You’ve probably noticed that funny-looking, domed little building on a hill at Greenfield and Guadalupe Roads. You — or your child — may have even been there.
It’s the Gilbert Rotary Centennial Observatory, and it turns 5 years old on Friday.
“In that time, we’ve had about 45,000 people come through on Friday and Saturday nights,” says Claude Haynes of the East Valley Astronomy Club, the volunteer group that staffs and manages the facility.
Another 5,000 or so schoolchildren have visited during the daytime to safely observe the sun through a solar filter.
“We’ve been surprised at the diversity of people. Some are winter visitors, some are people who see it when they’re driving by during the day and come back at night. It varies from young children to grandparents who have never, in all their lives, looked through a telescope,” says Haynes.
Made of a ring of concrete block topped with a rotating aluminum dome coated in white aircraft enamel, the GRCO houses a 16-inch Meade LX200R Advanced Ritchey-Chretien telescope. Beneath the ground, tons of concrete hold the telescope in place, independent of the observatory’s floor.
It was built with private donations by Gilbert Rotary Club as a gift to the town marking Rotary International’s 100th anniversary.
“If you had gone to any Rotary Club in the entire world and said, ‘Let’s build an observatory for our centennial!’ not many people would have gone for that,” says Haynes.
But a Rotarian, educator and astronomy buff named Win Pendleton (who has since moved out of state), got the idea off the ground.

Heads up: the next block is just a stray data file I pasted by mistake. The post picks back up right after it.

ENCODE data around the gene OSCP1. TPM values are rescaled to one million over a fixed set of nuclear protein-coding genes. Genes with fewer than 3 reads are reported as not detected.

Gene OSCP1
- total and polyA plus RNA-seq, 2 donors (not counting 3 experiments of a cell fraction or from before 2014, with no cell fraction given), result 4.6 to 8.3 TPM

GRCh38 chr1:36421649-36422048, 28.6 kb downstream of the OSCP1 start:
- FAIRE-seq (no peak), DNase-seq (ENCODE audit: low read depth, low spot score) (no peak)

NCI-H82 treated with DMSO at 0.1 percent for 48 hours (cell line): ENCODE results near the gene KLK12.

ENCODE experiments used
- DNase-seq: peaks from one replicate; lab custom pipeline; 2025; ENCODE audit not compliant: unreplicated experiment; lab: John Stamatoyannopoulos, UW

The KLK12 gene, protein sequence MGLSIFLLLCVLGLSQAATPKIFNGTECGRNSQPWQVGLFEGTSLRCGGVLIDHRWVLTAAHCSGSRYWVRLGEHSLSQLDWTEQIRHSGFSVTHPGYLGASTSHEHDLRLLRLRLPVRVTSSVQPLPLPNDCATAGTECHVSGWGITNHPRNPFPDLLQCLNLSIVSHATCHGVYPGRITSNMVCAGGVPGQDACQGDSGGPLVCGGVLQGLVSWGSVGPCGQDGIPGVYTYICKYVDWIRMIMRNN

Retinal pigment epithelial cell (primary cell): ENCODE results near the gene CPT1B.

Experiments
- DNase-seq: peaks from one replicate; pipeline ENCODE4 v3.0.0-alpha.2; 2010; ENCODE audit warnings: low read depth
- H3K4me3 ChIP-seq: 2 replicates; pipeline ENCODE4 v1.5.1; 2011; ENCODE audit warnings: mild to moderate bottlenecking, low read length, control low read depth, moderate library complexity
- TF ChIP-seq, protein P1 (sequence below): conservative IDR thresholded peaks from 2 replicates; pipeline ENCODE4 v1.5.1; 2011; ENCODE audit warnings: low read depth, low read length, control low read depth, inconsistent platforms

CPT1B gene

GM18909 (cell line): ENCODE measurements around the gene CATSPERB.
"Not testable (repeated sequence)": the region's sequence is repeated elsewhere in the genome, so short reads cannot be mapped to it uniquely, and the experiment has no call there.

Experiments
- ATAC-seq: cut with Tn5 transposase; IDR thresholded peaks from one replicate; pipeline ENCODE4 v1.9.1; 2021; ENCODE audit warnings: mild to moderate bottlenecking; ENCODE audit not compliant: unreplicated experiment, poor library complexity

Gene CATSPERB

“He convinced everyone involved that we would be able to excite children and improve science education in the East Valley by having a facility that families could go to,” says Haynes.
The observatory is open for public viewing from dusk to 10 p.m. every Friday and Saturday, weather permitting. Additional telescopes are set up outside the building on the second Friday of each month, when there’s also an astronomy-related talk at 7:30 p.m. in the adjacent Southeast Regional Library. EVAC members are on hand to explain what’s happening in the sky and help visitors with their own telescopes, which they’re free to bring.
“We do answer an awful lot of questions, and we’ll probably tell you more than you ever wanted to know,” says Haynes of the second Friday “Skywatch” parties. “Even if you have your own telescope, we love for you to look through this one and say, ‘This is something else!’ It’s just fun to look through a really large instrument and see the level of clarity and brightness, to see the heavens as they really are.”
Several “citizen science” projects are planned for coming months, including one on Nov. 4, when EVAC members will use the telescope to track an asteroid passing in front of a star. The data will be submitted to a scientific group to help determine the asteroid’s size, shape, speed and other attributes.
By the time the GRCO turns 10, Haynes hopes it will have stirred even more interest in science, especially for the East Valley’s “junior observers,” who can pick up a checklist at the observatory and cross off the moon, star nebula, planets and other objects spied on each visit.
For teenagers and adults, there’s another need the GRCO fulfills: “It is a really great geek date night. It’s free, it’s dark — what else do you want?” jokes Haynes.
The observatory operates on donations; visitors are asked to give what they can. Popcorn is also sold to help with maintenance costs. The GRCO is at the north end of the Riparian Preserve at Water Ranch, 2757 E. Guadalupe Road, Gilbert. For information, call (480) 503-6234 or visit www.riparianinstitute.com